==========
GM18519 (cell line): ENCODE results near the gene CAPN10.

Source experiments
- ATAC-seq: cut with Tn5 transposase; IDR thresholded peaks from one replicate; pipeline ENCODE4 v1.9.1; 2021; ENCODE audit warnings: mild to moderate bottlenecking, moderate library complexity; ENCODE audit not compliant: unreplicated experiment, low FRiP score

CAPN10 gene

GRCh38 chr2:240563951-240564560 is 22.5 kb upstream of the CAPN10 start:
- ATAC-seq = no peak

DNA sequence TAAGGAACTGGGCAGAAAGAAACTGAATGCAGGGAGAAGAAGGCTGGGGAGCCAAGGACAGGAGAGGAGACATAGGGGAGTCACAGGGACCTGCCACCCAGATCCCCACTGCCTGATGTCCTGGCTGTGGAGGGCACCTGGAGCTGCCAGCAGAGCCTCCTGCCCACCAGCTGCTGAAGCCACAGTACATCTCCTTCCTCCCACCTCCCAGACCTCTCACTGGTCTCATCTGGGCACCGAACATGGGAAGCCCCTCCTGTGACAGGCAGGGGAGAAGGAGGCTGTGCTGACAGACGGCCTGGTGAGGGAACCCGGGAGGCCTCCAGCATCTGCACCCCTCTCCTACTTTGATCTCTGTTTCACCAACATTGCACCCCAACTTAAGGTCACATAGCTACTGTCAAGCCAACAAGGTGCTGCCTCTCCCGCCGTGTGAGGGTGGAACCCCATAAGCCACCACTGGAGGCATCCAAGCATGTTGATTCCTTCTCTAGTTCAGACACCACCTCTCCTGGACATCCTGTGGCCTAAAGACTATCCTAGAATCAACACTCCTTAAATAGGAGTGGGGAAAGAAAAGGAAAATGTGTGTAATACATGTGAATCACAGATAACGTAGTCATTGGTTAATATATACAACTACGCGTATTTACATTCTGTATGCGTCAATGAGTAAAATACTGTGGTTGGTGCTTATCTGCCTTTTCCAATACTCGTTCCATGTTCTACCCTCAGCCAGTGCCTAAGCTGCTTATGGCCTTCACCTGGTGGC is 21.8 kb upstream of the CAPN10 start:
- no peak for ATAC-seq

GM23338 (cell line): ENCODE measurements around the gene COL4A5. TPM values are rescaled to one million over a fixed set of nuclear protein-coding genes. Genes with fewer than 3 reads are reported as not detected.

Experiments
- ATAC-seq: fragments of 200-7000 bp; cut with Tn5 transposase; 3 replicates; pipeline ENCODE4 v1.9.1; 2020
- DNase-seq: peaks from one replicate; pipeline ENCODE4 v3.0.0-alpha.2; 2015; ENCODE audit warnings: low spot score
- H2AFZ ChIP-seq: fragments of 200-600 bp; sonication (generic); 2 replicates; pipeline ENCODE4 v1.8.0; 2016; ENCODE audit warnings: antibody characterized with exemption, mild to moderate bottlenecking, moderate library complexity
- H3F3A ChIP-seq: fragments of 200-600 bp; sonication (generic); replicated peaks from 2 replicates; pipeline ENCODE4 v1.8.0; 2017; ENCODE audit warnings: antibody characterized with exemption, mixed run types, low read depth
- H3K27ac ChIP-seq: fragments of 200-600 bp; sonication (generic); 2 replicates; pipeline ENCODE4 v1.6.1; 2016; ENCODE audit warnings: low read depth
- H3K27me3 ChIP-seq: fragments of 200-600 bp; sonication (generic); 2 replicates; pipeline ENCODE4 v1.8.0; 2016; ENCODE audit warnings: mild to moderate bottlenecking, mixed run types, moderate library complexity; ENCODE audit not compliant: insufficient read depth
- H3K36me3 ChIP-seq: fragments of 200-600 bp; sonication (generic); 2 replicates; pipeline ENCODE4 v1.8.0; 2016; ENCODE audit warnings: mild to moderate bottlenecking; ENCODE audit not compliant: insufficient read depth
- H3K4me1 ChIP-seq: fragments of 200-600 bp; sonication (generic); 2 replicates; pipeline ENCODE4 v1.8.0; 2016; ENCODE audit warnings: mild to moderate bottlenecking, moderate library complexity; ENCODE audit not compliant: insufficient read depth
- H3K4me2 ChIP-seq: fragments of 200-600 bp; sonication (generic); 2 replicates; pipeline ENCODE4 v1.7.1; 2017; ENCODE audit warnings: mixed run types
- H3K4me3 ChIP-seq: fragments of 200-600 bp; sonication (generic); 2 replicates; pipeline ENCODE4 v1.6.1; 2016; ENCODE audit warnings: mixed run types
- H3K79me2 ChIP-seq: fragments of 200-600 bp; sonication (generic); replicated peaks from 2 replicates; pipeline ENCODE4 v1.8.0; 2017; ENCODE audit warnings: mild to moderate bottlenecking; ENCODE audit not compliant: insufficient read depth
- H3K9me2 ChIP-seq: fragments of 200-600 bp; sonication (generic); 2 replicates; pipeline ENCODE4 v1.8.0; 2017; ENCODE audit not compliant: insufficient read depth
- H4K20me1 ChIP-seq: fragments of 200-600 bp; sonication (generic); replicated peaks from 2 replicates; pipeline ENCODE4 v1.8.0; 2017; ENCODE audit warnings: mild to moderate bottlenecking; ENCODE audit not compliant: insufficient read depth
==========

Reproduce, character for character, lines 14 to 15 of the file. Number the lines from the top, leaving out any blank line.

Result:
- H3F3A ChIP-seq: fragments of 200-600 bp; sonication (generic); replicated peaks from 2 replicates; pipeline ENCODE4 v1.8.0; 2017; ENCODE audit warnings: antibody characterized with exemption, mixed run types, low read depth
- H3K27ac ChIP-seq: fragments of 200-600 bp; sonication (generic); 2 replicates; pipeline ENCODE4 v1.6.1; 2016; ENCODE audit warnings: low read depth